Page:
"I was so impressed and so were the students." -4th Grade Teacher
Scroll down to view in-depth information about main outreach program, supplement programs, and pricing. Listed below are also links to the outreach program content, education kit, FAQs, prices by state (IN, KY, OH, PA, NY, NJ) and Social Studies Standards our programs meet by state (IN, KY, OH, PA, NY, NJ).
Why Choose A Woodland Indian Outreach Program For Your Students
Can my students learn more from this live, interactive outreach program than other resources? Unlike textbooks, films, and museum displays, the content of our programs changes as soon as new research emerges. As historical and anthropological perceptions change, especially through archeology and re-interpretation of previously misunderstood historical content, the content of our outreach programs evolve as well.
What makes Woodland Indian Educational Programs different from other Native American in-class programs? Woodland Indian Educational Programs are focused on local and regional historic Native American cultures of the Northeastern cultural area. Unlike many mainstream Native American programs which choose to present cultural practices of more famous tribes of the Plains or Southwest, we present information relevant of the historic Native Peoples in your region. We address tribes that lived historically in your state and/or area, and learn not only about their lifeways, but the lifeways of others who lived similarly in the Northeastern woodlands.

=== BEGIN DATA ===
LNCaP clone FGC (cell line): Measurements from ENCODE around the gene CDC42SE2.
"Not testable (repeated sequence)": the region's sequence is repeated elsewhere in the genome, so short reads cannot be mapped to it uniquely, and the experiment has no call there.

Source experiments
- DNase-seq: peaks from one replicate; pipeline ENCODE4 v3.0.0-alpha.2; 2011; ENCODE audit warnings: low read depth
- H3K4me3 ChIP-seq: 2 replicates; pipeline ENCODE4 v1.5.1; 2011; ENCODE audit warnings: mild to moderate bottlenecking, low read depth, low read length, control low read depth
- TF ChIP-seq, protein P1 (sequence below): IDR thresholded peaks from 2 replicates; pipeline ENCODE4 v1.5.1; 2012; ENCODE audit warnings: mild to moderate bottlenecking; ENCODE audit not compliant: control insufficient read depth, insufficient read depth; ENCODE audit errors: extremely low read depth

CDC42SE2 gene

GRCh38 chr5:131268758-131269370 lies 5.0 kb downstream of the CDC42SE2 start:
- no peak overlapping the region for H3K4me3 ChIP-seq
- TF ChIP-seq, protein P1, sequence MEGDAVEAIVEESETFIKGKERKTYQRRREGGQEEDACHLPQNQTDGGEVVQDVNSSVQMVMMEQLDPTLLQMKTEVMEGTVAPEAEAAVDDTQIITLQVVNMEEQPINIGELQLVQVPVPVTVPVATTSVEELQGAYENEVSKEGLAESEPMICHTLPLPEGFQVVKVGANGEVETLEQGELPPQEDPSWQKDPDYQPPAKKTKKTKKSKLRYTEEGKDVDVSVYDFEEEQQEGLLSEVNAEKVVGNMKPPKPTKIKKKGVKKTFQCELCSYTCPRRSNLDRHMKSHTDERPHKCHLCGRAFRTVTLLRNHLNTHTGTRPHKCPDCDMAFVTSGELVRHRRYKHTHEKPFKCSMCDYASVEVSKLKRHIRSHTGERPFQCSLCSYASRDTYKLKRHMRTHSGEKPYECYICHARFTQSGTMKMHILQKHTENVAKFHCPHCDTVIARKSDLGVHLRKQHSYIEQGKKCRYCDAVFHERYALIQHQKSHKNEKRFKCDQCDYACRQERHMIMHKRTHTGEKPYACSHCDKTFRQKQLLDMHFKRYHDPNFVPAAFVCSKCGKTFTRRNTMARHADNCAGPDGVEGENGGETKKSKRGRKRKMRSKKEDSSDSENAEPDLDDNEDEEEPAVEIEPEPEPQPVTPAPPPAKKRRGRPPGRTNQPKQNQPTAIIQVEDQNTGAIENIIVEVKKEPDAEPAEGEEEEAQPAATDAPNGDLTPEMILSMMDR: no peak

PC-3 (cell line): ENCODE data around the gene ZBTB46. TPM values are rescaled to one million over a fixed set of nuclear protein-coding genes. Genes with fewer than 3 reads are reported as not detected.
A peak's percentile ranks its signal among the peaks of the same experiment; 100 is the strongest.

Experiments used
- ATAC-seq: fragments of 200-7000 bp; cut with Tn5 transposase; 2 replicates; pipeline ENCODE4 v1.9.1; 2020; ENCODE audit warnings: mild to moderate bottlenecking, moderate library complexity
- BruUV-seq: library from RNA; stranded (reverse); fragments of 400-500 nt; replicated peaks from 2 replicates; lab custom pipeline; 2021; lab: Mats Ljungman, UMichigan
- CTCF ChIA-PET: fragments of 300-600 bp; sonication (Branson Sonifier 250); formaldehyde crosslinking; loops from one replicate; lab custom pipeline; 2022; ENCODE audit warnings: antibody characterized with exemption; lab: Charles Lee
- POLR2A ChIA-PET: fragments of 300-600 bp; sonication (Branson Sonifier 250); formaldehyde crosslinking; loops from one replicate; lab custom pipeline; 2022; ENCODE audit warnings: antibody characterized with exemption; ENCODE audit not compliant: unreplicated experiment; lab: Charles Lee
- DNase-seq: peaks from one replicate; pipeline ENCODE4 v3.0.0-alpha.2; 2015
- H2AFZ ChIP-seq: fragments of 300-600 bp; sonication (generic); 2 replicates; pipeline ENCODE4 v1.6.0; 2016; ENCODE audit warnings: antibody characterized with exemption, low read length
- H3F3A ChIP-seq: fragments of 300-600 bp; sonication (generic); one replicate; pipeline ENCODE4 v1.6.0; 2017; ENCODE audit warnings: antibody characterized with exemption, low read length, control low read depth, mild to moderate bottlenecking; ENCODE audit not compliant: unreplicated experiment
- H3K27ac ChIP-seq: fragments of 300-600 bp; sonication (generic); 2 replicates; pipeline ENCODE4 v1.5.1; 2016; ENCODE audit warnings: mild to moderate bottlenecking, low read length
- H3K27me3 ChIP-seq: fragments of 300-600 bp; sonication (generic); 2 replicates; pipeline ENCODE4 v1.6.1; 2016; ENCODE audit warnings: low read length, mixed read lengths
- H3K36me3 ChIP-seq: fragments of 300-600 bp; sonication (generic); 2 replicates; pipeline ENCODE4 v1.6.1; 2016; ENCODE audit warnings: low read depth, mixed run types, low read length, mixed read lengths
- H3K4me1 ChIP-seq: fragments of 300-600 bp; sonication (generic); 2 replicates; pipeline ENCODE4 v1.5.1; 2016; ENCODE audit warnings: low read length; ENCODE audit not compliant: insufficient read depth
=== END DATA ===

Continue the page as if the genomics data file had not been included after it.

Woodland Indian Educational Programs also utilizes anthropologically based teachings. We explore all aspects of cultures and lifeways of the Woodland Indian Peoples. Instead of learning from a presentation only about music and dancing, or bows, arrows, and flintknapping, our programs touch upon more including family life, child life, marriage, clan membership, festivals, homes and construction, village life, all food-getting strategies such as horticulture, gathering, fishing and hunting, cooking and food-preservation, tools and utensils, entertainment, games and sports, clothing and adornment, etc. And because nobody knows everything about one tribe's culture, as that information just does not exist, we purposely utilize research on many Woodland Indian tribes as cross-cultural references in order to present a realistic view of day-to-day life. Click here to view an outline of this program.